Cory first used pot when he was just five years old. It was an introduction that ultimately led to drug addiction, arrest, and incarceration.
After serving his time, Cory became a father. He and his wife Melissa named their daughter Kyla. But even in his exciting new role as Dad, his old lifestyle didn't disappear. He returned to prison for a second term, again on drug charges.
'HE CHOSE DRUGS OVER ME'
The devastating pain of his desertion and betrayal overshadowed little Kyla's thoughts of him from the time she was a little girl.
"I felt worthless," she says, "which really messed with my self-esteem as I got older. When I say I felt 'worthless,' I mean I felt like I didn't matter. How could I matter? My own dad didn't want me. He chose drugs over me."
Serving a seven-year prison term, Cory's life crumbled. Melissa divorced him, and Kyla wanted nothing to do with him.
"I hated him," says Kyla. "I never wanted to see him, meet him, [or] be in contact with him."
A NEW CREATION
And then, Cory gave his life to Jesus.
The transformation was powerful. He took several Bible and biblical parenting courses offered by Prison Fellowship®. In his prison cell, Cory prayed for the restoration of his family. He sought the Lord and trusted His promises, even when he was discouraged.
What's more, Cory kept in touch—faithfully—with Kyla. His newfound faith in God motivated him to do everything in his power to seek restoration and forgiveness. He wanted Kyla and Melissa to know that he meant what he said: He wanted his family to be restored.
One thing Cory did for Kyla was sign her up for Angel Tree®. Angel Tree, a program of Prison Fellowship, serves incarcerated parents by providing a pathway for restoring and strengthening their relationships with their children and families. Prison Fellowship mobilizes local churches and community organizations to give hundreds of thousands of children a gift, the Gospel message, and a personal message of love on behalf of their incarcerated parent.
"It was always special to her," Melissa says. "There was always a handwritten tag from Cory to Kyla. Angel Tree was extremely important to both of them. It showed the love that God has for us and for the prisoners who can't be there for their kids. It's a huge blessing!"
When she opened her gifts, Kyla would say, "I got this from my dad!"
IN GOD'S TIMING
But as important as Angel Tree was for Kyla, deep down she still didn' want to have anything to do with her dad—or with God. The wounds were still raw. His crimes still separated them.
"I didn't want a father-daughter or even friend-to-friend relationship with him," Kyla says. She was still devastated by the thought that her dad had chosen drugs over her. "My dad wrote to me every week," she recalls, "while I wrote to him maybe once or twice a year."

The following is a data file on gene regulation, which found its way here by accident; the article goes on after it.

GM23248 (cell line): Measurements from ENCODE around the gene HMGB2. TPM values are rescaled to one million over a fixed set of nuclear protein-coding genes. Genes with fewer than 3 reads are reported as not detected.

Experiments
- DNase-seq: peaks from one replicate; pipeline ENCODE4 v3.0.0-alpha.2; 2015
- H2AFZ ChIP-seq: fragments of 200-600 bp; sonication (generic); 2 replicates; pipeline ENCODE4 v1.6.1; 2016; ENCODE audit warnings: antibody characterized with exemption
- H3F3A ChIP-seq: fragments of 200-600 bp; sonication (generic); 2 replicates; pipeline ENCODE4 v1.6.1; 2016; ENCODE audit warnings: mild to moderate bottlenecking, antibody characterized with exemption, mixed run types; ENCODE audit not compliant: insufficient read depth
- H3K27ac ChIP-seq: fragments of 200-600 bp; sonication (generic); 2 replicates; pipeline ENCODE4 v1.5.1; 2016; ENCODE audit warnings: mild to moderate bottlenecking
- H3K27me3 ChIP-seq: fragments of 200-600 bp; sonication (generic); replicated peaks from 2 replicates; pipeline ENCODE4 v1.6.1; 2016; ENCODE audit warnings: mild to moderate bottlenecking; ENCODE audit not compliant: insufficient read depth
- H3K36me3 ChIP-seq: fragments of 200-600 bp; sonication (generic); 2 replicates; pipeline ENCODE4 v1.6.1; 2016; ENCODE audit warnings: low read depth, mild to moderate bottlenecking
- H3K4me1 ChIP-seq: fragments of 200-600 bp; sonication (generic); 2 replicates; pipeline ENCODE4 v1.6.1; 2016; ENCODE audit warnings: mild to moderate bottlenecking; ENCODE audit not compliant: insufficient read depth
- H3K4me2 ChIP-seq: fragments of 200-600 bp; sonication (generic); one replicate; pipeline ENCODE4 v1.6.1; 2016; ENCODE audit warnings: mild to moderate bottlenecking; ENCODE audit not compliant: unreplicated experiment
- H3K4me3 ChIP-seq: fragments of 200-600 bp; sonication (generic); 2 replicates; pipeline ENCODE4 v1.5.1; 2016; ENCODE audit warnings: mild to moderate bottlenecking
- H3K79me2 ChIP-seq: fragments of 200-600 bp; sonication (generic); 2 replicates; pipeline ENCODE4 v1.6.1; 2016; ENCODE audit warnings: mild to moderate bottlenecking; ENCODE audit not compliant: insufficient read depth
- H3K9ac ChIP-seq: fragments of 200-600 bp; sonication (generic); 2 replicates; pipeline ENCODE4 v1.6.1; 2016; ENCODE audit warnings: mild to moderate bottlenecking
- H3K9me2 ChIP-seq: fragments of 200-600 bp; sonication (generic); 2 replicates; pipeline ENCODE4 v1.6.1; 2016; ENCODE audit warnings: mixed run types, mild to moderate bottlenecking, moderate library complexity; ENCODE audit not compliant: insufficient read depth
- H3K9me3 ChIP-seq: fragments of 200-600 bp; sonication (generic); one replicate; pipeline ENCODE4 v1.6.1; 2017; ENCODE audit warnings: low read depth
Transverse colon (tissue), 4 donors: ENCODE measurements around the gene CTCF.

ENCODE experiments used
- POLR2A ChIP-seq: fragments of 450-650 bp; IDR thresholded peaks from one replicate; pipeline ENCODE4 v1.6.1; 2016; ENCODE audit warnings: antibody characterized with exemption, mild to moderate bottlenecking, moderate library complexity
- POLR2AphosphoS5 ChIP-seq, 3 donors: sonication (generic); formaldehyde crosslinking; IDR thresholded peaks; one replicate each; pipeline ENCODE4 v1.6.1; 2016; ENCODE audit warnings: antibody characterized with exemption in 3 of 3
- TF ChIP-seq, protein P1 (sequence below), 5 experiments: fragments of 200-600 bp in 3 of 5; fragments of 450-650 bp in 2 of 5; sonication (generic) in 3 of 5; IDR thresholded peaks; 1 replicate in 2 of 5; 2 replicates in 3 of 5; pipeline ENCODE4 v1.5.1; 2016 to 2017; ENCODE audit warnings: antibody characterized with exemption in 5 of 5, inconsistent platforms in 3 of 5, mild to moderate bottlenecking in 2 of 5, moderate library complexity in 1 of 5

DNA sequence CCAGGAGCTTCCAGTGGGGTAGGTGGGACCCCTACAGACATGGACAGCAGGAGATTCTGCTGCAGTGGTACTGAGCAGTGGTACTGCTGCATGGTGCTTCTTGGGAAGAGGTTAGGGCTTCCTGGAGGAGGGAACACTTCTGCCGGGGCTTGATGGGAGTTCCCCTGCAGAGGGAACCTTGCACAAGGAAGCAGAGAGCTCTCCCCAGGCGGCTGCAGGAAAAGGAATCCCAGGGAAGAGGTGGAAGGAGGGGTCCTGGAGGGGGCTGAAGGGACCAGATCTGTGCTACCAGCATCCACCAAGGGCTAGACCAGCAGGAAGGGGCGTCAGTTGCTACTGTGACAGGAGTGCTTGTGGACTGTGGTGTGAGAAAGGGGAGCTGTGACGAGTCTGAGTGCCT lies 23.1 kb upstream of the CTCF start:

Near the end of his second prison sentence, Cory told Kyla that upon his release, he planned to participate in a Christian program designed to help prisoners successfully reenter their community. He again was signaling to her that he intended to keep his promises to find a path of reconciliation for their family.
It was the moment God had prepared for Kyla. "I wish it had been earlier," she says, "but it was all in His timing." God turned her heart back towards her father and started their family on the road to healing.
"That was my wake-up call to follow Him," Kyla says, remembering with joy that special turning point in her life. "For the very first time God spoke to me and told me to reach out to my dad and meet him when he got out. So I did. I'm so thankful I did, because now my family is completely restored."
A FUTURE AND A HOPE
One year after her father was released from prison a second time, Kyla's parents were remarried. Her dad has been sober for nine years.
Kyla started attending church and youth group, and eventually she discovered a pathway she had never considered before: "I want to be a children's pastor when I grow up!" Kyla has come a long way since the days she believed her dad cared more about drugs than about her. Now, she's encouraging other kids to get involved in church and invite their friends.
"And don't just go for friends," she says. "Do it to hear the Word of God, and feel His presence."
Angel Tree was a starting point for Kyla. She wasn't ready to fully trust God then, in part because she couldn't trust her own father. But the love and care she experienced through Angel Tree shaped enough of a place in her heart that ultimately she reconciled with her father and received Jesus.
"I absolutely loved the gifts," she remembers. "I felt like my dad knew what I liked, and I felt he knew me."
THESE CHILDREN MATTER
Kyla's journey exemplifies the struggle every one of this year's Angel Tree children is going through right now. Brokenness. Alienation. Despair. In many cases, these kids even need food and other basics of life.
But Kyla wasn't just needy and lonely, as devastating as those feelings are. She wanted to matter. To her father and to God. She wanted to be loved and known … not rejected for drugs.
So many children want much the same.